Theses and Dissertations

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Defense Date

4-2013

Document Type

Thesis - NSU Access Only

Degree Name

M.S. Marine Biology

Department

Oceanographic Center

First Advisor

James D. Thomas

Second Advisor

David W. Kerstetter

Third Advisor

Richard E. Spieler

Abstract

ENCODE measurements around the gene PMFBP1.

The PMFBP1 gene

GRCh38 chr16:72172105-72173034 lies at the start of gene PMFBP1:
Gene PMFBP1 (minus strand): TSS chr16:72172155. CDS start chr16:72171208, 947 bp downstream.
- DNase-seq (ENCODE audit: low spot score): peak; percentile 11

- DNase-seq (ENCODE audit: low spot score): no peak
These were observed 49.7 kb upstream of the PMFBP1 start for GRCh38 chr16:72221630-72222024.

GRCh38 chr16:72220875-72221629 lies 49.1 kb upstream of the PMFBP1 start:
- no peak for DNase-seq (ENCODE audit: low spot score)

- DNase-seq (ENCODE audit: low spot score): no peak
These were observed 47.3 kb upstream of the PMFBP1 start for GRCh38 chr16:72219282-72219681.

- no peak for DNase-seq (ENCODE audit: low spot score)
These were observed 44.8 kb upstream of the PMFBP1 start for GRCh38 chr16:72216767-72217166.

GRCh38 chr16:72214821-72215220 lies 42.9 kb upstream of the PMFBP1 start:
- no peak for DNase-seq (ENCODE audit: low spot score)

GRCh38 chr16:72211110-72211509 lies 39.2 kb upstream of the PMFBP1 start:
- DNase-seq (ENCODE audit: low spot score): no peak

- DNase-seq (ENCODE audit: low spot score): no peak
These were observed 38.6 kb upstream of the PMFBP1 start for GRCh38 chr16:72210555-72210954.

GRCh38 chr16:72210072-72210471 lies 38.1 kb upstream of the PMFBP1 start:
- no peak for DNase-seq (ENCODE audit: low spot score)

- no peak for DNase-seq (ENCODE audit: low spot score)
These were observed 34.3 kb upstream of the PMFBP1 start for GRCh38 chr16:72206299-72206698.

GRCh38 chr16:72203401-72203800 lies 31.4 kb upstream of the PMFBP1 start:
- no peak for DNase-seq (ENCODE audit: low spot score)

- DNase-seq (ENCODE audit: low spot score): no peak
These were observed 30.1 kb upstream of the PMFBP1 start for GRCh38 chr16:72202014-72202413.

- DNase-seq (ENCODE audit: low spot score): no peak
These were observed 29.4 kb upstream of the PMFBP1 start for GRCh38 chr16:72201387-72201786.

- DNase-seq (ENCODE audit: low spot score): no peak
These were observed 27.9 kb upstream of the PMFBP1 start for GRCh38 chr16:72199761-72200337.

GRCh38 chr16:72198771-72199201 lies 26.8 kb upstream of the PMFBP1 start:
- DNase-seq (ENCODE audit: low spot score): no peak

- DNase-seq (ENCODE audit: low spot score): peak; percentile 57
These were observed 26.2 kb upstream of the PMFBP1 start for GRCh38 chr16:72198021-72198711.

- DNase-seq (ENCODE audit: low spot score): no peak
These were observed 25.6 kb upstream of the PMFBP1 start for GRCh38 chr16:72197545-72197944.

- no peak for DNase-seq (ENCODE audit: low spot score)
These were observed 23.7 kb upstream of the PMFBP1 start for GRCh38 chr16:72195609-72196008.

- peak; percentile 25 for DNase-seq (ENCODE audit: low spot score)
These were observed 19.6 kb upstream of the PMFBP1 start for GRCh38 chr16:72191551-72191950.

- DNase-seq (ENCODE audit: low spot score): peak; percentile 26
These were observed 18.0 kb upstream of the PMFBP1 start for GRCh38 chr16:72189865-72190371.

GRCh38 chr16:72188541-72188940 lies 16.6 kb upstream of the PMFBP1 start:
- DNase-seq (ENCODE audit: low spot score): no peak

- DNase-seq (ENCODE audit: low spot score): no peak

Biological invasions by new species can potentially cause widespread changes in the ecological structure of a reef community including competition with indigenous species. Although their native ranges occur in the western Pacific and Indian Oceans, the red lionfish (Pterois volitans) and the devil firefish (Pterois miles) currently comprise an invasive lionfish species complex ranging from the Greater Caribbean seasonally to Maine. We focused on dietary description of Pterois sp. in Broward County, Florida due to limited information on the current invasion in the southeastern Florida reef system. Stomach contents were collected from individuals collected within a 6 km area off the coast. Dietary preference was determined using percent number, percent occurrence and percent weight, as well as the composite index of relative abundance. A shift in depth preference of lionfish was also recorded. Seasonal variance was studied and a shift in prey preference was discovered throughout the four quarterly sampling periods. A high percent teleost diet was documented during the third quarter (July-September) and a high crustacean diet in the fourth quarter (October-December). There was a 38% change in the amount of teleost prey present between the sampling events. We observed an ontogenetic shift from a mainly crustacean diet to one consisting of mainly teleost fishes: the smallest size group (5-10 cm) had a 100% crustacean diet, whereas the largest size group (35-40 cm) had a 77% teleost and 23% crustacean diet. This trend was also found to be independent of depth. This change in trophic preference in relation to size was the first documentation of this trend in Broward County, Florida.

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